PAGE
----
The decadent Rana of Bhithor played by Rossano Brazzi is also an amalgam of several people. “The man I knew was a poisonous bit of work,” Mollie says, “he used to chew pan (betel nut wrapped in a bay leaf) all the time.”

Most romantic of all the characters in the book, of course, is the hero Ash, played by Ben Cross.  “Ash is my husband,” says Mollie.  “Goff, largely, is always my hero, but again with a small mixture of people I knew.

“Wally Hamilton is straight Wally because had all the Hamilton papers, even that dreadful verse he wrote.”

Central to The Far Pavilions is the story of the wedding of the two princesses Anjuli and Shushila to the Rana of Bhithor and this is based on a real-life incident.  “I went to a wedding where the bridegroom was twelve and the bride ten,” she recalls. “The Government of India wouldn’t allow child marriages but you could have the ceremony and then the bride returned to her parents until she was old enough to bear children, sixteen or seventeen.  It was tremendous fun, the bridegroom wore a veil as well.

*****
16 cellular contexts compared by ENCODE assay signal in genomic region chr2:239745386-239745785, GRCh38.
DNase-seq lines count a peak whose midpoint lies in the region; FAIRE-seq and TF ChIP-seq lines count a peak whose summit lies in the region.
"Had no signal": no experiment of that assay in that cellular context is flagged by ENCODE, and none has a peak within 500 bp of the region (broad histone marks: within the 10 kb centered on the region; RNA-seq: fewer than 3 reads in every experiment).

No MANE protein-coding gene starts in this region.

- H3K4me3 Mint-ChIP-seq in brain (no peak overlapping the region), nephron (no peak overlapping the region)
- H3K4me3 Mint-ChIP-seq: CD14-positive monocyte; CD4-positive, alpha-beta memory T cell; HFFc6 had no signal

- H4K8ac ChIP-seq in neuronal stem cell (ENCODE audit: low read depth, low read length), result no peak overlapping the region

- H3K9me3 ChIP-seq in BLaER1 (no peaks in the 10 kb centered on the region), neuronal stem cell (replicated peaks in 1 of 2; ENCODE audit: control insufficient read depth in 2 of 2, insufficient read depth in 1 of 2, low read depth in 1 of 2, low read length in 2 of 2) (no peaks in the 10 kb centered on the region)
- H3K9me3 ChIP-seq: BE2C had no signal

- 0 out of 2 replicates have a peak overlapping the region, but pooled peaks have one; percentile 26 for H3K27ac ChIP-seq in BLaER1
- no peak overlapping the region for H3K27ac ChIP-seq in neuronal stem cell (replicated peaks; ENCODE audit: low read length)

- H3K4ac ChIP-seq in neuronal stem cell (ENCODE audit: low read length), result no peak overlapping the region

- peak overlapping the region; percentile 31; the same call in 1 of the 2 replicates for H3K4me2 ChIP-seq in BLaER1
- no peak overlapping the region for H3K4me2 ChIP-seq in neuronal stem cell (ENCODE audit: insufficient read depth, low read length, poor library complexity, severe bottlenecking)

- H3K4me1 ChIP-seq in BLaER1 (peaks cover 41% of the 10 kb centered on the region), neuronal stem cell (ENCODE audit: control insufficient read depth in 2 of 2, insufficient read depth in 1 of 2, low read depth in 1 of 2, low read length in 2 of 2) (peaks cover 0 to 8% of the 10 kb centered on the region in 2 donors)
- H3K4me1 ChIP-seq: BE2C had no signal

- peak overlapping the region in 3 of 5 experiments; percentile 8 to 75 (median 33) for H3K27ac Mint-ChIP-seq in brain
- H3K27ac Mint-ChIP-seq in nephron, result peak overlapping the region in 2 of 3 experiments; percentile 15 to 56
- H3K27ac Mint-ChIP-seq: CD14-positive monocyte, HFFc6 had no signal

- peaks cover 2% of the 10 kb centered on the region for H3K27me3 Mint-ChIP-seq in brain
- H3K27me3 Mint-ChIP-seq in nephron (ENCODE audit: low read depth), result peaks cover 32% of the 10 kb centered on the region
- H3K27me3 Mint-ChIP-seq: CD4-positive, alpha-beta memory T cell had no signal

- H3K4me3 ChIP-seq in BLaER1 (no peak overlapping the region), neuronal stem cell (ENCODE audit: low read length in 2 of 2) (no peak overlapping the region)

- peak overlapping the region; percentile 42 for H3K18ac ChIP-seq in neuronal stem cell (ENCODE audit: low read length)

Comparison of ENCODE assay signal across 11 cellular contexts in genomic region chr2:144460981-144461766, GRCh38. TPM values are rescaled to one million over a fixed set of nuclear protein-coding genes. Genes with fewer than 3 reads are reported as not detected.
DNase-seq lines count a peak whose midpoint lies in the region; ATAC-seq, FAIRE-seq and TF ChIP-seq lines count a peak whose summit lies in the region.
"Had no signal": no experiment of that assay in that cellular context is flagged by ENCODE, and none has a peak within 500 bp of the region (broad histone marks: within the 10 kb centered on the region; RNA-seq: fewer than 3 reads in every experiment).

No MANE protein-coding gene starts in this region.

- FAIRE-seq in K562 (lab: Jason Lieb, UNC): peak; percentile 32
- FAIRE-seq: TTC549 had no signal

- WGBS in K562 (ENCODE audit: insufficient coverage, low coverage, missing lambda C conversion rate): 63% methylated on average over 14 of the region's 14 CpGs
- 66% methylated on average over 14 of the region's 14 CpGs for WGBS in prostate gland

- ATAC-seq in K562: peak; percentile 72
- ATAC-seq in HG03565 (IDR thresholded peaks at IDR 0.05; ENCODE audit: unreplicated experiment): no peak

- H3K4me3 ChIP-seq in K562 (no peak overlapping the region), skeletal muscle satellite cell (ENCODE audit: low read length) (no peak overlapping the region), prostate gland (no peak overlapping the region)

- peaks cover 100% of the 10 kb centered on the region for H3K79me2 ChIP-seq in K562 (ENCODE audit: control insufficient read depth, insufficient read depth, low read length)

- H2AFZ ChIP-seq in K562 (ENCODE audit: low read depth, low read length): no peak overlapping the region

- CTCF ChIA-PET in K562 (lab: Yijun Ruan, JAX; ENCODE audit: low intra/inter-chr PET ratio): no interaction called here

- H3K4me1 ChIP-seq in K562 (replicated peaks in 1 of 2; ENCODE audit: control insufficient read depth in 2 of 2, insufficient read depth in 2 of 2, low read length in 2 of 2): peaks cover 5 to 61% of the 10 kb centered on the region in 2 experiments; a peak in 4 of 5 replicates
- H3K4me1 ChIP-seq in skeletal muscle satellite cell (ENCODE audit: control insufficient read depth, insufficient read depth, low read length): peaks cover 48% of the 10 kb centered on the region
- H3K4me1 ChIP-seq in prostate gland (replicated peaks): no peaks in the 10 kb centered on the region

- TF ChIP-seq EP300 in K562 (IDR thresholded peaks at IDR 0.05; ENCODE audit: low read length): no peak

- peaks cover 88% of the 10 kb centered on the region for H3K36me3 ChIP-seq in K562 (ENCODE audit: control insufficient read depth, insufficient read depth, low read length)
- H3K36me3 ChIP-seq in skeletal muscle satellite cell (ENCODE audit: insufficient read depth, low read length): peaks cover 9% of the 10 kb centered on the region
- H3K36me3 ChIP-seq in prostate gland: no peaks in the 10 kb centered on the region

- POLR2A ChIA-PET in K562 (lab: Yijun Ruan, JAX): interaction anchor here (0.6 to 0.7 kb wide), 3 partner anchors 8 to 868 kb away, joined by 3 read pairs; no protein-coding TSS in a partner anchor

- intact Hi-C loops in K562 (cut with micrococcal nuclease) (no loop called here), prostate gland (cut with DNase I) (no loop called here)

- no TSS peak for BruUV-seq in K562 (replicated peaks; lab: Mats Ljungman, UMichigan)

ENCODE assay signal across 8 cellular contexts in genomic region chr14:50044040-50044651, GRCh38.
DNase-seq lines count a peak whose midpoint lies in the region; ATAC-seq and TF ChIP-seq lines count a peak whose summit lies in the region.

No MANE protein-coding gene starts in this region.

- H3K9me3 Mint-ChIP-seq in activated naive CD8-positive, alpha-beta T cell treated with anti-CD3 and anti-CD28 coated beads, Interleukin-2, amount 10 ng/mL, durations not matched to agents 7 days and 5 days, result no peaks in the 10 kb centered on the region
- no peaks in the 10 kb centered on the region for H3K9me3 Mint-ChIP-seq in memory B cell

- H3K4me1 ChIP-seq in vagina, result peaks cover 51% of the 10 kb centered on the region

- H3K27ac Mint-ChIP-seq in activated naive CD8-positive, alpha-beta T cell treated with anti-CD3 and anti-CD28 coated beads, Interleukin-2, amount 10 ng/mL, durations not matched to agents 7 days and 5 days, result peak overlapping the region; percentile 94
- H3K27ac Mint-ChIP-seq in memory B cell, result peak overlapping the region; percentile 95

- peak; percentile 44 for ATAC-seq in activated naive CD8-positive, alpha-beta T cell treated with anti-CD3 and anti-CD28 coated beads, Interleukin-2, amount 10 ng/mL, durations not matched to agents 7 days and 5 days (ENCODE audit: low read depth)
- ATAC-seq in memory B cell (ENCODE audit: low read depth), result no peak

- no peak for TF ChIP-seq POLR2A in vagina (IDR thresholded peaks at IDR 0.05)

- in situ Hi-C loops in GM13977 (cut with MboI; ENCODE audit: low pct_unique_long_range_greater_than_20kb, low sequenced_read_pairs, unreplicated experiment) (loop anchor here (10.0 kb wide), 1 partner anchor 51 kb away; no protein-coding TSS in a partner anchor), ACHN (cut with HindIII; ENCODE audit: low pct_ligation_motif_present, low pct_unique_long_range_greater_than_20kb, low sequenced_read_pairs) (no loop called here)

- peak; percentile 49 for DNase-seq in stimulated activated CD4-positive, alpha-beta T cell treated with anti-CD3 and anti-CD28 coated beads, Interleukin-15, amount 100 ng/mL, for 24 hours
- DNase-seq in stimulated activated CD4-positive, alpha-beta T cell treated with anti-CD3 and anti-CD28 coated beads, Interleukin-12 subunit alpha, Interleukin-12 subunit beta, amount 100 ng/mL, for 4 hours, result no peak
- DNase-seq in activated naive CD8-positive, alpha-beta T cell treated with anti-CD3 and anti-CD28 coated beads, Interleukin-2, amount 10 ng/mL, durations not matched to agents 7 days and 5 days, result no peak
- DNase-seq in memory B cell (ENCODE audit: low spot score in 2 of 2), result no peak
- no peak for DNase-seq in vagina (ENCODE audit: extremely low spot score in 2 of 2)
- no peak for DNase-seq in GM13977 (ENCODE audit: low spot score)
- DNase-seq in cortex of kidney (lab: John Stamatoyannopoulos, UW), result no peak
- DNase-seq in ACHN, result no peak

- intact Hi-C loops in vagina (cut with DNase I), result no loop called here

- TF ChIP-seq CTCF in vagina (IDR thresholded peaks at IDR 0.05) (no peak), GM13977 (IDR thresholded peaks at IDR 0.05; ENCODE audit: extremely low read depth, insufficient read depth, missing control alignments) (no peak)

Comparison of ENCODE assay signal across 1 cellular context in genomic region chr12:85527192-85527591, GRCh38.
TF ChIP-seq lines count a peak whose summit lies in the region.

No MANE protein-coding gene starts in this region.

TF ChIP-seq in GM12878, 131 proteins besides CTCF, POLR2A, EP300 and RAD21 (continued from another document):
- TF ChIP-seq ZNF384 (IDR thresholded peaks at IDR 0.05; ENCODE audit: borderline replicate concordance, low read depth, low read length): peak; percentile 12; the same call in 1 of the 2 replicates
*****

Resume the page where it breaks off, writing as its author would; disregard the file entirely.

“There had been a tremendous row about the bride price and my Pa had to settle that but it turned out the bride was 26.  She did look a little tall for ten and her parents said, ‘surely you know that with an old maid sister you cannot marry the younger sister first,’ although the negotiations had been for the ten year old.  A great friend told me this was always happening.

“I was in Ulster years later and told this story to another army wife and she gave me the diary of her great uncle. In it was the story of the wedding in The Far Pavilions.  The wife’s great uncle was the Ash figure. The story I used is exactly the same except I switched it round, there was even a Prince Jhoti they tried to kill three times. I switched it around so as not  to pinpoint the royal family concerned. I created Bhithor because real states have real rulers who have real descendants.”

Mollie Kaye’s other novel Shadow of the Moon set in the time of the Great Mutiny and Trade Wind about the Arab slave traders of Zanzibar are also best-sellers.  She no longer has to worry about money but she also has no intention of sitting back and relaxing.  With the filming of The Far Pavilions safely underway she plans to begin writing her autobiography.  “I have led a highly satisfactory life,” she says, “and there are lots of things I want to tell my grandchildren for few people are going to have that sort of life again.  I am already beginning to forget dates and names and I want to set it all down before my memory fails me completely.”

Mollie Kaye is not a lady to sit quietly and let anything fail her without a tenacious fight. She has conquered lung cancer and undoubtedly will emulate her mother, who at 96 years old refused to understand why she could not make the journey to India to watch the filming of her daughter’s historic book.